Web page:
It’s not the recent release of Madden 16 that’ll have these numbers for any QB in a single game: 42 completions, 67 pass attempts, 448 yards with four TDs, three INTs.
It was a good night’s work for Kapolei’s Taulia Tagovailoa as the Hurricanes got past Moanalua 33-21 on Saturday. Even with at 6.7 yards per attempt, it wasn’t sheer luck that the freshman was consistent with his connections to eight different receivers. Not many fans would’ve blamed the Hurricanes for embracing the forward pass on every single snap.
When the second half began, the Kapolei Hurricanes did what most reasonable teams with a 20-point lead would do. The ‘Canes ran the ball. Never mind that Tagovailoa was 22-for-34, 255 yards, four touchdown strikes and zero, zero, zero turnovers in the first half. Nope. A 20-0 lead against a dangerous, potentially explosive offense like Moanalua’s could not be toyed with.
Kapolei ran the ball to start the second half. First carry from scrimmage: minus two yards. Then a safe pass that gained three yards. And then, on third and 9, Tagovailoa threw his first pick of the game, one of three that the visitors made in the second half.
Moanalua came up empty in the ensuing series, and again in its second possession of the second half. Kapolei initiated its third series in the third quarter with two running plays, and L.J. Esperas picked up seven and eight yards. But penalties set the ‘Canes back as they did all night. Kapolei settled for a field goal, and at 30-7, all seemed somewhat safe.
Moanalua didn’t get the memo, of course, scoring two touchdowns to get within striking distance. A missed opportunity on a 2-point conversion pass would’ve brought Na Menehune within 30-23 with 5:42 to play. And that was that. Beau Meyer‘s second FG, a 34-yarder, pushed the lead to 33-21 and Moanalua’s hopes were dashed.
By night’s end, Moanalua had 12 penalties for 154 yards. Kapolei had 17 yellow flags for 162 yards. But Kapolei won the battle in the trenches, at least when QBs stepped back to pass. The ‘Canes finished with six sacks to Moanalua’s three.
It was just enough to stymie the epic effort of Moanalua quarterback Alakai Yuen, who returned from a neck injury in last week’s close loss to Farrington. He’s far from 100 percent, but with a possible playoff berth at stake with each of Moanalua’s remaining games, he was game and he was relentless.
Despite the stinger, which reportedly left his legs feeling numb momentarily during the Farrington game, he ran the ball 16 times against Kapolei, mustering 28 yards amidst the sack-a-thon. He finished 15-for-32, 231 yards, two TDs and two picks. After going 2-for-15, 18 yards with two interceptions and a couple of dropped passes, he was much more in command starting with Moanalua’s first TD drive late in the first half. From that drive on, Yuen was 13-for-17, 213 yards and two TDs, no turnovers.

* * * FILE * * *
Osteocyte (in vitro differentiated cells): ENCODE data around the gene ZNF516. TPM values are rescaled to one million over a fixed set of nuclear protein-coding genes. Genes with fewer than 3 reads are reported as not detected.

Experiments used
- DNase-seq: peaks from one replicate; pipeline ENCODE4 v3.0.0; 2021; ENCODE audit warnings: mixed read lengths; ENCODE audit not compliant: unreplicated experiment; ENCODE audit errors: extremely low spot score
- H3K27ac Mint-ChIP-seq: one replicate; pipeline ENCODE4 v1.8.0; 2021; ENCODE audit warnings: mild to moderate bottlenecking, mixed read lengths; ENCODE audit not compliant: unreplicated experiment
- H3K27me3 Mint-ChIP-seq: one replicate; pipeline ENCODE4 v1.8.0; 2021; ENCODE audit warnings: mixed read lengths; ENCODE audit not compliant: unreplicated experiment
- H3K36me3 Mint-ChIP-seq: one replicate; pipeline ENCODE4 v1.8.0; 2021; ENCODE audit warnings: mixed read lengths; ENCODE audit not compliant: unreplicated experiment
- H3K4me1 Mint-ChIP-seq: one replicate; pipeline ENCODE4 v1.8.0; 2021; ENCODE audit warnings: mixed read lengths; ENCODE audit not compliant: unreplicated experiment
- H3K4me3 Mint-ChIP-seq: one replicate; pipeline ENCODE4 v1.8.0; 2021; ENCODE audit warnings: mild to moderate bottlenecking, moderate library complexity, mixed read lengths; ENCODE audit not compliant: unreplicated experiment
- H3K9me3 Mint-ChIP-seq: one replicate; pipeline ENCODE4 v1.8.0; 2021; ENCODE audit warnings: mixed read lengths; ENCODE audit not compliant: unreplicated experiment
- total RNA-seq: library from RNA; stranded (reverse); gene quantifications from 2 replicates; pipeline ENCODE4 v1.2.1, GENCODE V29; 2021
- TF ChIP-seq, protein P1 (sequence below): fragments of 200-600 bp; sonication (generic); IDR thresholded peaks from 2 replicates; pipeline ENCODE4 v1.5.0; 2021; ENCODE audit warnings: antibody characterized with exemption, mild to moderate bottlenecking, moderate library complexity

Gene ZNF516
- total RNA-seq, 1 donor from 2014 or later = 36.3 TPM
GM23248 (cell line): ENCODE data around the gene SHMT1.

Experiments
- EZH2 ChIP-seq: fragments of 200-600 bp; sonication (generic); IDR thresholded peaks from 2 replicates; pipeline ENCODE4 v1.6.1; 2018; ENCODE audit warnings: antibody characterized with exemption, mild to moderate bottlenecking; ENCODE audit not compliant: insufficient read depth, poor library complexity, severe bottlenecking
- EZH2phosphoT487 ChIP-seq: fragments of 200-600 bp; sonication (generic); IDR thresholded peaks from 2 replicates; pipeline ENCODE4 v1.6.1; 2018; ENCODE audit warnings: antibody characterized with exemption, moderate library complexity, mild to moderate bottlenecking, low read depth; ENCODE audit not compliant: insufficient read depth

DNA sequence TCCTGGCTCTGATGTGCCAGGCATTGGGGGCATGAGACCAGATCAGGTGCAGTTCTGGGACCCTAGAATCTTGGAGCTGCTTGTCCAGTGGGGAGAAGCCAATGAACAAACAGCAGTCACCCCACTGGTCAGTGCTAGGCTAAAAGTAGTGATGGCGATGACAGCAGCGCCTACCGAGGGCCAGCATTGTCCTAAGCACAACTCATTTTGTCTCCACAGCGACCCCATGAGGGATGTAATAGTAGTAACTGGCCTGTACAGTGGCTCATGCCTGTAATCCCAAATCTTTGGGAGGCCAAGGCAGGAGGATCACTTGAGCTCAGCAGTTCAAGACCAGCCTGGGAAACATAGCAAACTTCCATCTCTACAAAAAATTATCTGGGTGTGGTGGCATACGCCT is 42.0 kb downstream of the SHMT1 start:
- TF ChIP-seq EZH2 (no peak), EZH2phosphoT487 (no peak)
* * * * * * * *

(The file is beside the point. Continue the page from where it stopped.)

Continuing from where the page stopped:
“Their defense came out firing. They brought some pressure,” Yuen said. “We came back, but we should’ve started out better.
The neck, the back, a wrist — they all ache right now.
“I’m still in pain, but my doctor said I should be good to play,” Yuen said.
At this point, the mid-point, of the OIA regular season, just about everybody’s got some lingering pain somewhere. At 1-3 in the OIA Blue, there’s no consolation for Moanalua in knowing they were very close in those three losses.
“We’ve got to focus on next game. I believe in my boys,” Yuen said. “We can do this.”
Meanwhile, the video game numbers for Tagovailoa aren’t what the ‘Canes consider the best numbers possible. The 448 yards shattered a single-game mark for passing yardage, surpassing the 394 yards Tagovailoa threw for a week earlier against Mililani.
His dad, offensive coordinator Galu Tagovailoa, wants balance. Much, much more balance. It’s the reason why Kapolei still wants to run the ball and establish second and short, third and short all the time. But the win over Moanalua came with a steep price: Esperas suffered a knee injury late in the game. The Hurricanes won’t know for sure until the knee gets checked out, but it’s a possible ACL tear for the reliable ballcarrier.
Esperas started the preseason as the second-string RB, so whatever semblance of a running game the ‘Canes can muster should alleviate the pressure on Tagovailoa. He is often accurate and has full confidence in his talented receiving corps on any route, and their ability to haul in the freshman’s out-route bullets is aesthetically pleasing. Those short throws are basically Tagovailoa’s version of a safe handoff, but nothing gets safer than a solid ground game.
During the past week, Moanalua coach Jason Cauley wasn’t sure whether his QB would return soon. In fact, he considered it doubtful. He was ready to start holding QB tryouts, only half-kidding. At this point, Kapolei needs to find a productive contributor in the running game. Two would be even better.
Until then, 67 pass attempts in a game never gets tiring to watch. If you miss the old UH run and shoot, catch a Kapolei game in the meantime. You might get your fill.